Particularly in Asia, Rust sees sustainable investment as being largely driven by government support and an effort to drive greater inclusion of traditionally underrepresented groups across the markets.
“In China, it’s a big mandate. It’s huge. In Korea, the premium for being ESG compliant or SDG compliant is very high, higher than anywhere in the world,” Rust said. “The more developed markets are very bullish on it and taking proactive steps in that direction.”
Through Sphere, investors can capitalize on the growing opportunities of the sustainable economy and technology sector by identifying blockchain protocols with a positive environmental impact.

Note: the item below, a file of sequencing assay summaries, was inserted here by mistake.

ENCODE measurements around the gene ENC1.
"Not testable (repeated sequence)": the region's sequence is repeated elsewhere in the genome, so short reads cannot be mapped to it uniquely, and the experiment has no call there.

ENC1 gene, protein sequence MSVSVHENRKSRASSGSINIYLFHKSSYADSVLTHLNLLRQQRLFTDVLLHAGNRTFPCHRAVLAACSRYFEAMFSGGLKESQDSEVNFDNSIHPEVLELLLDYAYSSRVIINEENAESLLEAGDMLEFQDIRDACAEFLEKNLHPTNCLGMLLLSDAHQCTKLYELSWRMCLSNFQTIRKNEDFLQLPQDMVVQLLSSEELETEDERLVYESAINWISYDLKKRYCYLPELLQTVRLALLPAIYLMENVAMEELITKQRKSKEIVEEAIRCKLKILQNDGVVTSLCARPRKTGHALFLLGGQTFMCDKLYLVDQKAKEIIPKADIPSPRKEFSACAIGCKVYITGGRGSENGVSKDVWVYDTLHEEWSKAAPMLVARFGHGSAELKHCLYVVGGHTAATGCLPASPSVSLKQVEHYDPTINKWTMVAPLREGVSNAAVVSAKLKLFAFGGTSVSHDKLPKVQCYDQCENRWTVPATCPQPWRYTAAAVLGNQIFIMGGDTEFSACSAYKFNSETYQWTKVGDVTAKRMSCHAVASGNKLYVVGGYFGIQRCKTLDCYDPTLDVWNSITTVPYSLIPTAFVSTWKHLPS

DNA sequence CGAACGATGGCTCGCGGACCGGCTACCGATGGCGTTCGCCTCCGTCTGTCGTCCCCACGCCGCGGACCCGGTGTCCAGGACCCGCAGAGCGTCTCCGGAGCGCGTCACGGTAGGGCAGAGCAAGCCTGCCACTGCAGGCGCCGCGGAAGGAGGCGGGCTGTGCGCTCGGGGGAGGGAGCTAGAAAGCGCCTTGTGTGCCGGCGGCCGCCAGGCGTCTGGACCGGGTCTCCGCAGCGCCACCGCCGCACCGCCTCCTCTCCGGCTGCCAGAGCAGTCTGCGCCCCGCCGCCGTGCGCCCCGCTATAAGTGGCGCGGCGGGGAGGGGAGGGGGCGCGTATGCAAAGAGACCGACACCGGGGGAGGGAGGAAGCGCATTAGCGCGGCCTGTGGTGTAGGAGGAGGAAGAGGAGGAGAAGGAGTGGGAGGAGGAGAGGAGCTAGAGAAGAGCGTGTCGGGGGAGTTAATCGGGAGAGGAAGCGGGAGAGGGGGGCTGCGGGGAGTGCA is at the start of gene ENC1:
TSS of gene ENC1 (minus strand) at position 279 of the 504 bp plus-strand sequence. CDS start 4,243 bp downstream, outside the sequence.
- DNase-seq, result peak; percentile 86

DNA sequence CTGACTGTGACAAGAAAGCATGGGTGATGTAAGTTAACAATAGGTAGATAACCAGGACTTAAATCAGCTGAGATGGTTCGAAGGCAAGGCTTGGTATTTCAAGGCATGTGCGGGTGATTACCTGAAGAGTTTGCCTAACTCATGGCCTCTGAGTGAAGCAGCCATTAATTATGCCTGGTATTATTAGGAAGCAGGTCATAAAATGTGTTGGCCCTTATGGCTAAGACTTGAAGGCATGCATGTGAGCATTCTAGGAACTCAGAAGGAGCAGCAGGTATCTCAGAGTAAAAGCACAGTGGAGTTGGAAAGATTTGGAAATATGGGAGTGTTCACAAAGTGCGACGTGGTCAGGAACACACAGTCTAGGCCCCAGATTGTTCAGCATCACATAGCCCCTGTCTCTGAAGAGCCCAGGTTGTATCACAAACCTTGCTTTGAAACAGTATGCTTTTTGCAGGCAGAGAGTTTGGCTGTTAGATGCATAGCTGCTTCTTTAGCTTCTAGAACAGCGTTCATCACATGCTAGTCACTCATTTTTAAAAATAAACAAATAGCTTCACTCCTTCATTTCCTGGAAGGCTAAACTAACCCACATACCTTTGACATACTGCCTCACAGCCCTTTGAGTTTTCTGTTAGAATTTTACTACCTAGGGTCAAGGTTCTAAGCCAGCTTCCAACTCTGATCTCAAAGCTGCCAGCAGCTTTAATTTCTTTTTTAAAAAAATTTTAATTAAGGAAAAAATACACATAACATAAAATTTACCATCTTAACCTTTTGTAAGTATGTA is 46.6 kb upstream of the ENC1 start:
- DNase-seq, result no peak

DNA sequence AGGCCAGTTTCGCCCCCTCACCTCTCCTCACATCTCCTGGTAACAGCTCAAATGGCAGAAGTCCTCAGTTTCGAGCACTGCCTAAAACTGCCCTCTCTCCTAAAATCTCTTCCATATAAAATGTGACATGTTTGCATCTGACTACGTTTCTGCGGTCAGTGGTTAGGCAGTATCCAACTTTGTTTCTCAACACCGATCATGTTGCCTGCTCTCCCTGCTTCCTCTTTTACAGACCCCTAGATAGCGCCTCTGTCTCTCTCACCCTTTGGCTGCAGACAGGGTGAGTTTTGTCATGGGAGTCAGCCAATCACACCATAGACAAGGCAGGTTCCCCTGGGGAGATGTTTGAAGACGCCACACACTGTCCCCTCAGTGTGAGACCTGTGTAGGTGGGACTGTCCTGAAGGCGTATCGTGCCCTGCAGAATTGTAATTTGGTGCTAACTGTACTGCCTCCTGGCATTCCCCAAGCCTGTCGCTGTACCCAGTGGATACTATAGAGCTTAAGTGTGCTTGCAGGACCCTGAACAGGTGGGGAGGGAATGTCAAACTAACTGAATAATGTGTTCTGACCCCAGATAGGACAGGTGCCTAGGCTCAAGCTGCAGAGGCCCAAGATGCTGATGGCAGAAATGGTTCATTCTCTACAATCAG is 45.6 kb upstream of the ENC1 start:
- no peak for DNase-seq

“We truly believe in the potential and the future of impact-relevant blockchain technology applications and their ability to generate a positive impact on society and the environment,” said Christian Speckhardt, partner at Tavis Digital and impact investment veteran in an email to Forkast.News.
Blockchain is misunderstood
The carbon footprint of Bitcoin’s blockchain has become a growing concern for environmentally conscious investors. In fact, the recent crypto market crash initially began in mid-May, when Elon Musk suddenly declared that Tesla would no longer accept Bitcoin as payment due to environmental concerns.
Blockchains like Bitcoin work off of proof-of-work algorithms, which must be solved by computers through cryptographic calculations in order to mine the BTC tokens. The energy required by miners for these calculations results in high energy consumption.